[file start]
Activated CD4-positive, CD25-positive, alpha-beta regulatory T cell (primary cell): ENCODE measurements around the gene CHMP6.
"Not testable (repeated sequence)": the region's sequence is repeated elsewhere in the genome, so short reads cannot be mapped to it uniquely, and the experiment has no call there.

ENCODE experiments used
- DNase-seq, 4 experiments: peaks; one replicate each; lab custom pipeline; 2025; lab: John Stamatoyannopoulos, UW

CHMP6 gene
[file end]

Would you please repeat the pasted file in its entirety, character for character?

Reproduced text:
Activated CD4-positive, CD25-positive, alpha-beta regulatory T cell (primary cell): ENCODE measurements around the gene CHMP6.
"Not testable (repeated sequence)": the region's sequence is repeated elsewhere in the genome, so short reads cannot be mapped to it uniquely, and the experiment has no call there.

ENCODE experiments used
- DNase-seq, 4 experiments: peaks; one replicate each; lab custom pipeline; 2025; lab: John Stamatoyannopoulos, UW

CHMP6 gene